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TPG reader Vito tweeted me to ask:
@thepointsguy—”Why does SPG count a night in a $100 room in Duluth the same as a $1,000 villa at the St. Regis Bali?
First off, they don’t count it exactly the same, since you’ll earn a lot more Starpoints for staying in the more expensive room. Hotels are typically revenue-based, and the more you spend, the more value you get. However, I think Vito is referring to earning credit toward elite status. Starwood measures elite status qualification in stays or nights, and you get the same number of stays and nights regardless of the cost of your room. The point is, the elite status programs are “frequent” guest programs, meaning they want guests who are coming back.
Just because you spend more doesn’t necessarily mean you’re more profitable to the hotel. A $100 night at a less expensive property (say, the Sheraton Duluth) could be more profitable to Starwood than a $500 night in Paris. Additionally, the guest staying for $100 in Duluth might have the Starwood Preferred Guest Credit Card from American Express, which gives you five nights and two stays of elite credit each year, and the $95 annual fee is obviously much cheaper than paying for five nights. So how is that fair? It’s fair because those SPG Amex customers are making Starwood a lot of money!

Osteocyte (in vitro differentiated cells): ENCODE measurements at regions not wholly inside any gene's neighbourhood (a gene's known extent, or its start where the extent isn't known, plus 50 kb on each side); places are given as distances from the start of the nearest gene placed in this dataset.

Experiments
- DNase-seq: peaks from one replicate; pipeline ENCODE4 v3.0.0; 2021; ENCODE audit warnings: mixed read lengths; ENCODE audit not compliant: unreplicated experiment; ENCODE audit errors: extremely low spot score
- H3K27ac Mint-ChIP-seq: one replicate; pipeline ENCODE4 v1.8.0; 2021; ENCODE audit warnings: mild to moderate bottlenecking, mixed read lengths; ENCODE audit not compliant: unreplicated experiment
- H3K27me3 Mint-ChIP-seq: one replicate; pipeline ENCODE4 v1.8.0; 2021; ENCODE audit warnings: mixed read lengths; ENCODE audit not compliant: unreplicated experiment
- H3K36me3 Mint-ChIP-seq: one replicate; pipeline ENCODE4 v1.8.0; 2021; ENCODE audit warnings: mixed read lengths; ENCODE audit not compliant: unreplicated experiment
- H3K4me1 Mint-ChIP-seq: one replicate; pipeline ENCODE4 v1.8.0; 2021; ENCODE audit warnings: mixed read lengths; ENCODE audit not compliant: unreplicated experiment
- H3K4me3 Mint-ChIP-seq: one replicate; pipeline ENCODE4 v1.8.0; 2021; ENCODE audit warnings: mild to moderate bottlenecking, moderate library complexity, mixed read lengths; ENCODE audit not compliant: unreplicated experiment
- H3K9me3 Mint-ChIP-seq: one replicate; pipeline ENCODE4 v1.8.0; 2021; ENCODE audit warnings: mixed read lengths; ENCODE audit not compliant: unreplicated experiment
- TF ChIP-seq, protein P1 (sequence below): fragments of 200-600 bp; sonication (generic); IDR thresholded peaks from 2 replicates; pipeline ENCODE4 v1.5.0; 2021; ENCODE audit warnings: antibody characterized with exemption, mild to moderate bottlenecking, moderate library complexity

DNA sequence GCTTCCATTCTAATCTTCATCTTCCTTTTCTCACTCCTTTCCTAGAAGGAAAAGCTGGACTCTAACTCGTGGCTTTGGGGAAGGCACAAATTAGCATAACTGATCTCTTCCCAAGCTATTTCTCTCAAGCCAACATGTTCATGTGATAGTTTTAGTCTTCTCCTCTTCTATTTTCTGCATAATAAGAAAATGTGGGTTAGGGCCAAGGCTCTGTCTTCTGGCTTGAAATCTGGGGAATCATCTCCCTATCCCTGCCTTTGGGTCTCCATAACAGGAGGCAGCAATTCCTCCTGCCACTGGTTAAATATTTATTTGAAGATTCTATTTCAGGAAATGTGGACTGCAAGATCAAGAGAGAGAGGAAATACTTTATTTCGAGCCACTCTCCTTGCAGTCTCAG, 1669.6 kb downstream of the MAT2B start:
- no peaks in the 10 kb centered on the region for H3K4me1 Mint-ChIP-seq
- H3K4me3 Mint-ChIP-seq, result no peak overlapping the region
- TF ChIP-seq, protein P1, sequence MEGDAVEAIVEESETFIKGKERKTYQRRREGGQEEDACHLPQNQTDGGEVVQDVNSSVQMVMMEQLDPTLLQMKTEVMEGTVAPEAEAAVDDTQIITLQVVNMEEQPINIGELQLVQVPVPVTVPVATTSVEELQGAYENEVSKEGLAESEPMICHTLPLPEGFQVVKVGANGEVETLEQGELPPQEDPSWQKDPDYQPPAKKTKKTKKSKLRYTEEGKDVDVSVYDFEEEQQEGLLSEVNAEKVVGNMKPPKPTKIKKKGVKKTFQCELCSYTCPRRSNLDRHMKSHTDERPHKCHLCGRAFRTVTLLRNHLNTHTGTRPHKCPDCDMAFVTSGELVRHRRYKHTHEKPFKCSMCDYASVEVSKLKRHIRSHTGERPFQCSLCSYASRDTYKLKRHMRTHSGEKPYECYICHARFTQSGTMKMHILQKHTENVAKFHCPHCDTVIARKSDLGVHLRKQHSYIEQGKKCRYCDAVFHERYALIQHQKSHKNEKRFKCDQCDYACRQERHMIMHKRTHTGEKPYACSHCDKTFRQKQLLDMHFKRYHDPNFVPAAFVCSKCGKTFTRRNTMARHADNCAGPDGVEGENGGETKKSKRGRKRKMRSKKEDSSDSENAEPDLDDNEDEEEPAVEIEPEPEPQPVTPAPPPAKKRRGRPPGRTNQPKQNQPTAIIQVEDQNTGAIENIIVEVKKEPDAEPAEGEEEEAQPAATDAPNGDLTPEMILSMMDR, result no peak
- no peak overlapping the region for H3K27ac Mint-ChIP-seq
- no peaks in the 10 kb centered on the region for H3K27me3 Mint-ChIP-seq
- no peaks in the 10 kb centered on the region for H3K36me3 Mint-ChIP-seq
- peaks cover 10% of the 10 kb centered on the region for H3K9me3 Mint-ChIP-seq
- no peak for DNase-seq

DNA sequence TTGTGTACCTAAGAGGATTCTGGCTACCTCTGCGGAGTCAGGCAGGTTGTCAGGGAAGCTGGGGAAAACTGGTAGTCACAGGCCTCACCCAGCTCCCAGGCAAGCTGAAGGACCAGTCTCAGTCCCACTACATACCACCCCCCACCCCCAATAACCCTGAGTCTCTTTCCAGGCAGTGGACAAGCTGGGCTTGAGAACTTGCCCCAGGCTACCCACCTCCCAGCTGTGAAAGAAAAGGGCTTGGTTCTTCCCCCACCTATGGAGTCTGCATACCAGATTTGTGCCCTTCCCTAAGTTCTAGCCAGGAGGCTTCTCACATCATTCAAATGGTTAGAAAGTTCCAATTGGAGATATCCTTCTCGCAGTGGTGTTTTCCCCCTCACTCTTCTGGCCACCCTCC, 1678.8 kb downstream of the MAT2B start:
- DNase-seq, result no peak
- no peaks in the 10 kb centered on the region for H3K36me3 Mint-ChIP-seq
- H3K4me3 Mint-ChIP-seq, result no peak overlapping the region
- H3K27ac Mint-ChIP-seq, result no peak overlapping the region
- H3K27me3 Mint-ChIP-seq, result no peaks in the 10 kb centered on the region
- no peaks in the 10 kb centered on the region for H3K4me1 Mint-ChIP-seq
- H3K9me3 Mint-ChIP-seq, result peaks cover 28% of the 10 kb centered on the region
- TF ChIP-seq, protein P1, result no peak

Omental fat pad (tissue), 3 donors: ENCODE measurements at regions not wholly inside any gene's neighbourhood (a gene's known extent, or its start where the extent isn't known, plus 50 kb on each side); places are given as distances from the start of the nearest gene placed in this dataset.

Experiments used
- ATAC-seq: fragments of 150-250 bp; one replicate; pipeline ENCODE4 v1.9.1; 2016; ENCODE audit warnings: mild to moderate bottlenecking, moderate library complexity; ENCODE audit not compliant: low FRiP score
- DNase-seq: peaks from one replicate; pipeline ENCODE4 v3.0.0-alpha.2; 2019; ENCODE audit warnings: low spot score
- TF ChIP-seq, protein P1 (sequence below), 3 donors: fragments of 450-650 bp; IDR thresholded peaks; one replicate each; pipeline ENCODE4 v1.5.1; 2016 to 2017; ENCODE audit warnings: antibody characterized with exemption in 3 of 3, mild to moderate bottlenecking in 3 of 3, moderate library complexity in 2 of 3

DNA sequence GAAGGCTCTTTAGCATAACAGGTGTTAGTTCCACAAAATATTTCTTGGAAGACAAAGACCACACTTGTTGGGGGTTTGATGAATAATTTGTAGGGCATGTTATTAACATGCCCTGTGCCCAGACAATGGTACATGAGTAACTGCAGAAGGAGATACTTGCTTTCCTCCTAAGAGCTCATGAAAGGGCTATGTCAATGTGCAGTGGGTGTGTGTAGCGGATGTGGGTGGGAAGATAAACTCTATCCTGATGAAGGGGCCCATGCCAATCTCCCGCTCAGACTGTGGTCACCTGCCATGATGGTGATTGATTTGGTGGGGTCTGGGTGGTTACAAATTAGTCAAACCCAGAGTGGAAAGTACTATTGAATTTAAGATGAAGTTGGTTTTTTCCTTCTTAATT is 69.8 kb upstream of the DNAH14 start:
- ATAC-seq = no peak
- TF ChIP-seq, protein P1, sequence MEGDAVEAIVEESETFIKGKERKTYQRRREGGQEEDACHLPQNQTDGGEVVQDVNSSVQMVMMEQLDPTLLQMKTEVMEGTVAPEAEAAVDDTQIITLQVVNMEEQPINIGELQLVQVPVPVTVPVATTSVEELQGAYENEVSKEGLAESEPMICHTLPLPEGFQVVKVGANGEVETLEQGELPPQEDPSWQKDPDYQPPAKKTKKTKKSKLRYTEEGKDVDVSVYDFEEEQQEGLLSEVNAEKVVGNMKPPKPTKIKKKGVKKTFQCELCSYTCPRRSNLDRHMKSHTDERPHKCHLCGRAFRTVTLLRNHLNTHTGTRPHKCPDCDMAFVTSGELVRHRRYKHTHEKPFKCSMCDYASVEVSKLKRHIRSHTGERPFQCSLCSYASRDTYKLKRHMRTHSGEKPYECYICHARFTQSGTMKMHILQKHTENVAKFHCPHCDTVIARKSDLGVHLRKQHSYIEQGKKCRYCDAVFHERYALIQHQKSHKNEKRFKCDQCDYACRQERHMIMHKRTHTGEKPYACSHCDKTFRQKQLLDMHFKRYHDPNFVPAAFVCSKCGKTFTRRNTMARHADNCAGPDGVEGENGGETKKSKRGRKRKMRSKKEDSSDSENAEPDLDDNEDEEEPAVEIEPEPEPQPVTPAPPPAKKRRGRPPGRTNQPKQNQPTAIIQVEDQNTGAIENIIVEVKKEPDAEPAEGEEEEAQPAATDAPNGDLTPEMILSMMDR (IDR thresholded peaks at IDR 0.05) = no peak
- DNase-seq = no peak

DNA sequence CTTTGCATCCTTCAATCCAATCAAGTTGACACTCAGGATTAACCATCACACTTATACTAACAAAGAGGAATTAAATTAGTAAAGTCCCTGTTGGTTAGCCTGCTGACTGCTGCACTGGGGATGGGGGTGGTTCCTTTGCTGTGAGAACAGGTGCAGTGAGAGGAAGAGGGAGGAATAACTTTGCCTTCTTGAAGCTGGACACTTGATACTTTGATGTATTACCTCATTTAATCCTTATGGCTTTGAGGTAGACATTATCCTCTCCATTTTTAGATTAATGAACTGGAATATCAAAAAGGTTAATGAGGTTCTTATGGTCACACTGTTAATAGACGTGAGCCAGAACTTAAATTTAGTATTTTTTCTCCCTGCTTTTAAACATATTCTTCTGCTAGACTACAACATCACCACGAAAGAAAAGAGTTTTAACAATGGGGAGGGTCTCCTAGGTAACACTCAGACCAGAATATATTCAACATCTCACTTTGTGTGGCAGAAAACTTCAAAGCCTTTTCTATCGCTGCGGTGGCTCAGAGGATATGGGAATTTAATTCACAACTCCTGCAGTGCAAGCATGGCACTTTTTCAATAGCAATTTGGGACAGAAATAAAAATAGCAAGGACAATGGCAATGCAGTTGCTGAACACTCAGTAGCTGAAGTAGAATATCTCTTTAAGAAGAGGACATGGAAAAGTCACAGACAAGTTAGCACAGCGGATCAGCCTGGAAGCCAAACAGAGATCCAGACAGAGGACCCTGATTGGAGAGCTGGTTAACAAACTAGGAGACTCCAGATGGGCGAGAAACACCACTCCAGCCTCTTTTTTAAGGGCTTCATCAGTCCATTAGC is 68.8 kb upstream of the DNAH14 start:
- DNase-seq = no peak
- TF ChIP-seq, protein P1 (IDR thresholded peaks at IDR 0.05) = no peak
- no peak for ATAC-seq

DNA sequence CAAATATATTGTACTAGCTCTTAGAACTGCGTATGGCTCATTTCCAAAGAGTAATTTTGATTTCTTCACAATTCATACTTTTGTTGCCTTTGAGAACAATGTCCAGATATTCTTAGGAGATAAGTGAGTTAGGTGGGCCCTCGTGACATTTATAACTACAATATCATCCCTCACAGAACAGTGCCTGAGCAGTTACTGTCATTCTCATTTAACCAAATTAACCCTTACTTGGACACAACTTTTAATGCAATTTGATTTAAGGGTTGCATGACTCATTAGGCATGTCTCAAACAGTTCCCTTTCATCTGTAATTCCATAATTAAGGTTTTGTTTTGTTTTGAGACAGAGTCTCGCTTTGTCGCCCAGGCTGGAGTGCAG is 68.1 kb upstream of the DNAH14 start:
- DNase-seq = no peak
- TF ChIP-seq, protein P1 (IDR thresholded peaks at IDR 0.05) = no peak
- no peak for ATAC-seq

Elite status is never going to be totally fair across the board, and I actually like that hotel programs give you the same amount of elite credit regardless of whether you are stay at a more expensive property.
A lot of hotel chains will even allow you to get top tier elite status strictly by spending on one of their co-branded credit cards. For example, you can get Hilton Diamond status for spending $40,000 or more on the Hilton Honors Surpass Card from American Express or the Citi Hilton HHonors Reserve card. The Ritz-Carlton Rewards Credit Card (which I just got) offers Ritz-Carlton Platinum status after you spend $75,000 in a year. So you can earn elite status without spending a single night in a hotel. That’s pretty crazy, or pretty lucrative—if you can spend that kind of money, of course.
So while elite status isn’t always fair, the programs do allow customers to earn it in a variety of ways, and not just by staying at the most expensive properties.
Know before you go.
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